Ten Facts About The Ace of Aces – Richard “Dick” Bong

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Richard I. Bong was America’s top flying ace in WWII and was one of the most decorated American fighter pilots the US ever had. Here are ten things you should know about the Ace of Aces:

1. Became interested in flying at a young age

Richard Bong grew up on a Wisconsin farm near then-President Calvin Coolidge’s summer White House. Bong occasionally watched aircraft fly over their house as it carried mail for President Coolidge. As a kid, Bong was also an avid model builder.

2. Was a very bright student pilot

He attended the Superior State Teachers College, where he enrolled in a Civilian Pilot Training Program. Three years later, Bong enlisted in the Army Air Corps Aviation Cadet Program, where he was trained in a BT-13 and T-6 Texan. His instructor, Barry Goldwater, said he had already shown promise at such a young age.

3. Reprimanded for being a bit of a daredevil

Just five months after getting his pilot wings, Bong did a very low pass over a house in San Anselmo to celebrate a fellow pilot’s marriage. Bong was also allegedly part of the three other P-38 pilots who had looped around the Golden Gate Bridge the same day. They were reprimanded for their actions, though General George C. Kenney, the Fourth Air Force Commanding Officer, later wrote, “We needed kids like this lad.”

4. His first aerial victory came during the Battle of Buna-Gona

Bong’s long string of success started over Buna as part of the 39th Fighter Squadron. While stationed in New Guinea, the promising aviator shot down a Mitsubishi A6M Zero and a Nakajima Ki-43 Oscar. He would later be awarded the Silver Star for this action.

5. Renamed his P-38 Lightning during the war

Like any other pilot back then, Richard Bong would rename his trusty P-38 Lightning. This time, Bong renamed it to “Marge,” a reference to Marjorie Vattendahl, a girl she was dating back home. His P-38 also featured a nose art with her photo.

6. He didn’t trust his accuracy that much

You wouldn’t expect this kind of humility from a decorated man like Richard Bong. However, he did consider his gunnery accuracy to be untrustworthy and would, at times, get as close to his targets as possible to get a successful hit. This daredevil would even fly through the debris of an exploding aircraft because of how close he would get.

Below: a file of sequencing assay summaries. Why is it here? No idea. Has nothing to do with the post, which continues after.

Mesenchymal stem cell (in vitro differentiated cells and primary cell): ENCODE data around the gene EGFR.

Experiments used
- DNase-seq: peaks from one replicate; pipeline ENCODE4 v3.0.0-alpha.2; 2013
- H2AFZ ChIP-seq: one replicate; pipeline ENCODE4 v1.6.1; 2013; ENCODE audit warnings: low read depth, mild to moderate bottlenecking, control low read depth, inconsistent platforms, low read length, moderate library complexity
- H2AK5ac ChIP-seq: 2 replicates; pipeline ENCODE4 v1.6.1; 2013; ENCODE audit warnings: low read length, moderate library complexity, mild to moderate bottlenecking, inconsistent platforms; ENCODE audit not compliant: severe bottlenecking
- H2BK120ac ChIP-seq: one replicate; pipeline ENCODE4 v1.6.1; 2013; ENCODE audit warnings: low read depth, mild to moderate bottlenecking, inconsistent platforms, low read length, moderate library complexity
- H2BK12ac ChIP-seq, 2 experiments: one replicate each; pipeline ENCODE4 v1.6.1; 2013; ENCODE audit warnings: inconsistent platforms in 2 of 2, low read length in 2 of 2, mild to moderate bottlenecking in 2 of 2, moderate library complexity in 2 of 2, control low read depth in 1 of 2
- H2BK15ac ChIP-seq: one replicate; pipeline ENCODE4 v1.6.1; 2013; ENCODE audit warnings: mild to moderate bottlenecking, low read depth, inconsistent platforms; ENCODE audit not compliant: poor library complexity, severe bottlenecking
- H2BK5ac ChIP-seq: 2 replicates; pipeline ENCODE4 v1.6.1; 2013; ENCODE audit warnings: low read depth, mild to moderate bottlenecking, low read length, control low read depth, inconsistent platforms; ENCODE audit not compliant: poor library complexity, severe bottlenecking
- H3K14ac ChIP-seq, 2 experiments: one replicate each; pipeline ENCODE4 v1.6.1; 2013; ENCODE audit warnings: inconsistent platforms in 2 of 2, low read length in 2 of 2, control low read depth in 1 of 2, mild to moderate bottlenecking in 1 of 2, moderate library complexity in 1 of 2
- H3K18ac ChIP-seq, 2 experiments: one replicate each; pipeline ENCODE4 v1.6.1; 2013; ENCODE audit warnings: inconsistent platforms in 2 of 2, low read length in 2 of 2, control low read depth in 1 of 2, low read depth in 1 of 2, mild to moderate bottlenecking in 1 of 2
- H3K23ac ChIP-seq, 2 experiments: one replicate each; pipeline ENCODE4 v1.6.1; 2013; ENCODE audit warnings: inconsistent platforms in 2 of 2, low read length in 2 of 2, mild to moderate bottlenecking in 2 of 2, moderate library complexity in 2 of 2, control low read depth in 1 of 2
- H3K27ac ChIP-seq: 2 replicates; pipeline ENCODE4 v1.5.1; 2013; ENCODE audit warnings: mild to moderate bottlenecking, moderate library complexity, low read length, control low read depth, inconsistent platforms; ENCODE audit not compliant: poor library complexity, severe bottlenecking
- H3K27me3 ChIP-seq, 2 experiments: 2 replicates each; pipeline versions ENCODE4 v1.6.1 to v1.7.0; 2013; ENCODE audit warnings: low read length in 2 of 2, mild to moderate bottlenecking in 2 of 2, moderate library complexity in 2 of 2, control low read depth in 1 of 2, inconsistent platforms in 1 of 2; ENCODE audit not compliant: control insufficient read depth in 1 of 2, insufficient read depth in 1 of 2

7. He is credited with 40 confirmed aerial victories

By the time he was sent home for good in January 1945, Richard Bong had already accumulated forty aerial victories, making him the United States’ highest-scoring ace in the Pacific during World War II.

8. Was awarded the Congressional Medal of Honor for his actions in combat

General Douglas MacArthur presented Richard Bong with his very own Medal of Honor in December 1944. Bong became one of only 27 airmen to receive the award during World War II. He would also be posthumously awarded the Distinguished Flying Cross and the Purple Heart for his contributions during the war.

9. The Ace of Aces died while test-flying the P-80 Shooting Star

Bong became a test pilot shortly after he was sent home from the war. He worked for Lockheed Martin and flew the US’ first operation jet fighter, the P-80 Shooting Star. Unfortunately, the aircraft’s fuel pump malfunctioned during takeoff and crashed into a narrow field as a result. 

10. The government honored him by naming an Air Force Base in his name

A new USAF installation south of Milwaukee was named Richard I. Bong Air Force Base. It was later abandoned in 1959 and is now known as the Richard Bong State Recreation Area.